• Jean Rife, a lecturer in music and theatre arts at MIT, lit a candle for one of the victims of the shootings at Virginia Tech at an interfaith service at the MIT Chapel on Wednesday.

    Jean Rife, a lecturer in music and theatre arts at MIT, lit a candle for one of the victims of the shootings at Virginia Tech at an interfaith service at the MIT Chapel on Wednesday.

    Photo / Donna Coveney

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  • At an interfaith service in commemoration of the victims of the Virginia Tech shootings, 33 candles were lit to represent each of those who died. The ceremony, held April 18, was organized by MIT's chaplains.

    At an interfaith service in commemoration of the victims of the Virginia Tech shootings, 33 candles were lit to represent each of those who died. The ceremony, held April 18, was organized by MIT's chaplains.

    Photo / Donna Coveney

    Full Screen

MIT community shares sorrow, support for Virginia Tech

Jean Rife, a lecturer in music and theatre arts at MIT, lit a candle for one of the victims of the shootings at Virginia Tech at an interfaith service at the MIT Chapel on Wednesday.


Members of the MIT community gathered yesterday afternoon at the MIT Chapel to share their sorrow over the shootings at Virginia Tech and to draw strength from one another.

"We need to try to take comfort in the presence of one another as we deal with a tragedy that is beyond our imagination," Institute Chaplain Robert Randolph told more than 60 people who attended the interfaith service.

Many in attendance wore Virginia Tech sweatshirts or T-shirts. As Randolph read each victim's name, members of the audience came forward to light a candle in memory of each of the 33 people killed, including the gunman.

Virginia Tech student Cho Seung-Hui shot and killed 32 students and professors at the school on Monday before turning the gun on himself, in what was the worst mass shooting in U.S. modern history.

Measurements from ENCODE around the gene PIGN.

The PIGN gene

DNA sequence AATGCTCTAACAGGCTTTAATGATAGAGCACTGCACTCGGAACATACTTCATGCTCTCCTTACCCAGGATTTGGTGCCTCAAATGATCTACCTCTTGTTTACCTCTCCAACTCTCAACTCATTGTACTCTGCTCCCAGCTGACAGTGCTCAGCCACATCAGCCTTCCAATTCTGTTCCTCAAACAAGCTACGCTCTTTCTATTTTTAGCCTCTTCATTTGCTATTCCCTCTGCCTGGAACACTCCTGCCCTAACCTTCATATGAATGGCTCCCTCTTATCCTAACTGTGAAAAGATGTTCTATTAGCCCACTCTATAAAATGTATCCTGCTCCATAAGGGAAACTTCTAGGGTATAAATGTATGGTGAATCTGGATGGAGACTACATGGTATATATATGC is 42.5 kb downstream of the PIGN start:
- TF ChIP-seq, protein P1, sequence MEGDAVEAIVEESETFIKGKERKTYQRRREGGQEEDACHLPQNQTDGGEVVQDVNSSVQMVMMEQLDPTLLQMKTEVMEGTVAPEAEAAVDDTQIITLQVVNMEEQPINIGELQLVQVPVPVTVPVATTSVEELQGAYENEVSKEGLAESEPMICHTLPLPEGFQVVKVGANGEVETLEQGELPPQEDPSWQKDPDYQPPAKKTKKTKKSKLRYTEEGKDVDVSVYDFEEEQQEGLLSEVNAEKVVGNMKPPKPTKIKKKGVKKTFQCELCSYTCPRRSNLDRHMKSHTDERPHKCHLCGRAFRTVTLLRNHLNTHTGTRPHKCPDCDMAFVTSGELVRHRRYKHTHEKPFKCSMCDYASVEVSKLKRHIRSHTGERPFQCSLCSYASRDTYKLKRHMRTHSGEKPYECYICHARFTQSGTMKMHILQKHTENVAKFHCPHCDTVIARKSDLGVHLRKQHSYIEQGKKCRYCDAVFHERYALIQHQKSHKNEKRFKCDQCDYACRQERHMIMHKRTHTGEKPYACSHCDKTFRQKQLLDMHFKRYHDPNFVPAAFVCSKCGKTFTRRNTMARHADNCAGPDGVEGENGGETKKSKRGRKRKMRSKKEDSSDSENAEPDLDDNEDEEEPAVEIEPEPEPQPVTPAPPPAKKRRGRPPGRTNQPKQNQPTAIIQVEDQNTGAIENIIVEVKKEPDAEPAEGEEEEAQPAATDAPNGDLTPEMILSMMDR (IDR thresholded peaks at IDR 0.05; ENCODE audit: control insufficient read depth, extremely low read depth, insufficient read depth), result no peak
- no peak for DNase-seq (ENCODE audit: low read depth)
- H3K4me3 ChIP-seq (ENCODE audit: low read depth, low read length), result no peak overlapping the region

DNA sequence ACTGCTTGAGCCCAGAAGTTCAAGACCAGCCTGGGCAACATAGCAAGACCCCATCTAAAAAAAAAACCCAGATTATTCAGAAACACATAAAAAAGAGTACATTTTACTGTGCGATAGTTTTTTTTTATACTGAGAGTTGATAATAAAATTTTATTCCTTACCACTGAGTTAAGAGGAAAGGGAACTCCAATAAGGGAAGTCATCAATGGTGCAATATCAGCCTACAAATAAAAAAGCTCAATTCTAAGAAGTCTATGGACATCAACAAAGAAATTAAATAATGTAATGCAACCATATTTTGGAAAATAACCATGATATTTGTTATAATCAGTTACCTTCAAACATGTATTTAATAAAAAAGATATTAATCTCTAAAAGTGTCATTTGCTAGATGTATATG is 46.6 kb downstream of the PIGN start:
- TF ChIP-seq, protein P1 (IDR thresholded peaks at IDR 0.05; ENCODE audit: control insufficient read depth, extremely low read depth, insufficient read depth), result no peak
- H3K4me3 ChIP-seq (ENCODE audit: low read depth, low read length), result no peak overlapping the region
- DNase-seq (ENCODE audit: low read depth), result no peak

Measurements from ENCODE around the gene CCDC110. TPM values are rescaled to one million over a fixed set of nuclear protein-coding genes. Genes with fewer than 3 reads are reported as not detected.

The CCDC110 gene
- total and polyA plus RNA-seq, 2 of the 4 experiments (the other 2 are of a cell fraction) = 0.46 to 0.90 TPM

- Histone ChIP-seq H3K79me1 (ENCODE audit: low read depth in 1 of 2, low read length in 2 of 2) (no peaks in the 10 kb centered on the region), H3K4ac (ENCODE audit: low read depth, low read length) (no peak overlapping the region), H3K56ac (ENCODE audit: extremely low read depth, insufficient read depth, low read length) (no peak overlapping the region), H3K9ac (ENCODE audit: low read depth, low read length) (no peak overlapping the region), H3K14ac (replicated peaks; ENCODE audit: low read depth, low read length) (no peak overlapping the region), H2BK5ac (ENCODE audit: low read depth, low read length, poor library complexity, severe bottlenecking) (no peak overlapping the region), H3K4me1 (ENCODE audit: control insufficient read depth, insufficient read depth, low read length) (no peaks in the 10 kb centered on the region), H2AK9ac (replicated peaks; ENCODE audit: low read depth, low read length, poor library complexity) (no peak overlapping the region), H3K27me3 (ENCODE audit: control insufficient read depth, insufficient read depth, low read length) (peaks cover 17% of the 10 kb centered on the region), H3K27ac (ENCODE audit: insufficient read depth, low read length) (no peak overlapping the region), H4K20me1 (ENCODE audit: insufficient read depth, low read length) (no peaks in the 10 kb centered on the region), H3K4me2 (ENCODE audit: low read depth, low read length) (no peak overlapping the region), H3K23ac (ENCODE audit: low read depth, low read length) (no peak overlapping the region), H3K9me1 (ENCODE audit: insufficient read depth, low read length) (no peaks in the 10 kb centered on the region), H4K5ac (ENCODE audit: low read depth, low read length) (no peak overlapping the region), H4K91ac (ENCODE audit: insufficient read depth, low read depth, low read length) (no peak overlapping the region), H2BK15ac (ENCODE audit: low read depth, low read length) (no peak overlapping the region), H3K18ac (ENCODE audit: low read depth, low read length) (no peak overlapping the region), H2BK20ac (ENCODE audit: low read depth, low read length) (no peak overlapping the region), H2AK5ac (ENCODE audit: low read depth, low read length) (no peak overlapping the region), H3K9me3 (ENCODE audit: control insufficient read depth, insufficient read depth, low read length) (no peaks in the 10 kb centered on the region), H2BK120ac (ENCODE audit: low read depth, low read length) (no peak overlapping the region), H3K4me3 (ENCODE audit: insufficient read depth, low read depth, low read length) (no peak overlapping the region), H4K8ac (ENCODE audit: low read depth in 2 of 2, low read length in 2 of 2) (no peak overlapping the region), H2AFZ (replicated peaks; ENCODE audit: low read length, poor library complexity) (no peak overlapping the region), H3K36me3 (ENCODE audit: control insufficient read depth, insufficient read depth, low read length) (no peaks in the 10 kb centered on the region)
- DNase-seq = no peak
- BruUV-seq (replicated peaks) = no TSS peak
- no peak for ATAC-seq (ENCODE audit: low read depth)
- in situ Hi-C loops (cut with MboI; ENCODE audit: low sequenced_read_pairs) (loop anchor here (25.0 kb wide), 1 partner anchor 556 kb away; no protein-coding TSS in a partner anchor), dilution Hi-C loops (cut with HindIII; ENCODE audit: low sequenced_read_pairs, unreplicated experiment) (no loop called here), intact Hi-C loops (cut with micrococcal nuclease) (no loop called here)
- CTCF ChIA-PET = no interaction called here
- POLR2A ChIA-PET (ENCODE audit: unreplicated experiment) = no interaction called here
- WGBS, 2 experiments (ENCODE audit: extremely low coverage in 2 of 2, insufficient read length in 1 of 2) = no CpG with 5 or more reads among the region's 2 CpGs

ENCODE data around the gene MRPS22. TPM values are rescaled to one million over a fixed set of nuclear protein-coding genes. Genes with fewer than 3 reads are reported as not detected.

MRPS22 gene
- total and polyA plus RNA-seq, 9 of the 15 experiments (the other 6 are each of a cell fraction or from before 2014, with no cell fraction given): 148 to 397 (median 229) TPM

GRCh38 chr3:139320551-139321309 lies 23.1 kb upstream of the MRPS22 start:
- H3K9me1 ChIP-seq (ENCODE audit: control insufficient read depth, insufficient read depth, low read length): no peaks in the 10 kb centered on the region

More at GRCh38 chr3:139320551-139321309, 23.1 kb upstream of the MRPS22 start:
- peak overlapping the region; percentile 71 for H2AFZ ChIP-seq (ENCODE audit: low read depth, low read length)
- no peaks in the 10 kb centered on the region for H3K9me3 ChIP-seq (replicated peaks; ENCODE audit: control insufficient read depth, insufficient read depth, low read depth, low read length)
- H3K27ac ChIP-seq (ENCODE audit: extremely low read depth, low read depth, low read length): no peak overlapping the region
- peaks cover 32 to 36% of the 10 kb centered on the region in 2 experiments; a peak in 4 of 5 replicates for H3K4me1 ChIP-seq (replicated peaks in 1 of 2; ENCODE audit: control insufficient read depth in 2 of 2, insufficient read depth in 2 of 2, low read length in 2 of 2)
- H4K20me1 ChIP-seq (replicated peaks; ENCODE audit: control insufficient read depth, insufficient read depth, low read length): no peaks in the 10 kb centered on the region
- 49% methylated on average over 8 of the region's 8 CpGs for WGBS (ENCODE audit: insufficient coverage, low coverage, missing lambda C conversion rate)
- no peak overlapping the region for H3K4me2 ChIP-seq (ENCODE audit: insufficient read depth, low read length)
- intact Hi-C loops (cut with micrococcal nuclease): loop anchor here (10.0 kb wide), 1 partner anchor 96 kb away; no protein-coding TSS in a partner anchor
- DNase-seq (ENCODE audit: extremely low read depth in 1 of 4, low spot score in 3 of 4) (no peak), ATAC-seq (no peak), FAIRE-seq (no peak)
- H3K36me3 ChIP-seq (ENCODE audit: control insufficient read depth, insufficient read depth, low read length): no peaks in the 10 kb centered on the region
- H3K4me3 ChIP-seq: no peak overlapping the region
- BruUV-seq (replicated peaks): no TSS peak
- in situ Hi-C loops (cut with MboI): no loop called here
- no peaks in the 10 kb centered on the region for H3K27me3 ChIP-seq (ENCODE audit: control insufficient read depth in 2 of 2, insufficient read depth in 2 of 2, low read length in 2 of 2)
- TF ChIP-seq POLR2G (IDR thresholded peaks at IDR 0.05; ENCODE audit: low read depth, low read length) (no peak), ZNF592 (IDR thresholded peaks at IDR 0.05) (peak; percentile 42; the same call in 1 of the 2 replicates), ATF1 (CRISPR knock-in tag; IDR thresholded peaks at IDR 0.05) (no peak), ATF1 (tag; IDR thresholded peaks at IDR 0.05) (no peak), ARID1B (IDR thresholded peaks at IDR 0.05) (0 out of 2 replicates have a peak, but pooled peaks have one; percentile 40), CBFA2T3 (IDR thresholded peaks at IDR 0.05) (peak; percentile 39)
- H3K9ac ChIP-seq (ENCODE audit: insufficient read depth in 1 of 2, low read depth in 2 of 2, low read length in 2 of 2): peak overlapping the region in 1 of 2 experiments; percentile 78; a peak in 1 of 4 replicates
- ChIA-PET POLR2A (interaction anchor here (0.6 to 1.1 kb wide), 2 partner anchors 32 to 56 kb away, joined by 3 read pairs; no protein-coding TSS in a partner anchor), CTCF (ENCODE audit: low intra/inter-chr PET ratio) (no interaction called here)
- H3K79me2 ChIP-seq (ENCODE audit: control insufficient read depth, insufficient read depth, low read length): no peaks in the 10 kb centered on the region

Randolph asked mourners to take inspiration from the actions of Virginia Tech professor Liviu Librescu, a 76-year-old Holocaust survivor who blocked the door of his classroom while students jumped out the windows to escape.

"We begin (to heal) by remembering what Liviu Librescu did when he gave his life that his students might live, and we celebrate life," Randolph said. "When we leave, I hope you go forward with hope and reflect anew on the gift of life that we share together."

Larry Benedict, dean of student life, described what he experienced while he was a dean at Johns Hopkins University in 1996 when a student there shot and killed another student.

"Suddenly our peace, our sense of security and our sense of personal safety and invulnerability had been shattered by a single gun blast," he recalled, adding that the recent shootings have brought back all the emotions he experienced then.

Benedict offered hope and encouragement to those dealing with the Virginia Tech tragedy.

"Did we get through it? Yes, we did, and so will our colleagues and friends at Virginia Tech," Benedict said. "We took comfort and drew strength from one another."

During the service, prayers were offered for the victims, their families, the Virginia Tech community, and state and police leaders assisting in dealing with the aftermath of the shootings.

Randolph encouraged all those who attended the service to sign cards that will be sent to Virginia Tech on behalf of MIT and displayed on the Virginia Tech campus. Randolph also encouraged MIT students to wear orange on Friday, as part of a nationwide effort to show solidarity with Virginia Tech.

A version of this article appeared in MIT Tech Talk on April 25, 2007 (download PDF).


Topics: Special events and guest speakers

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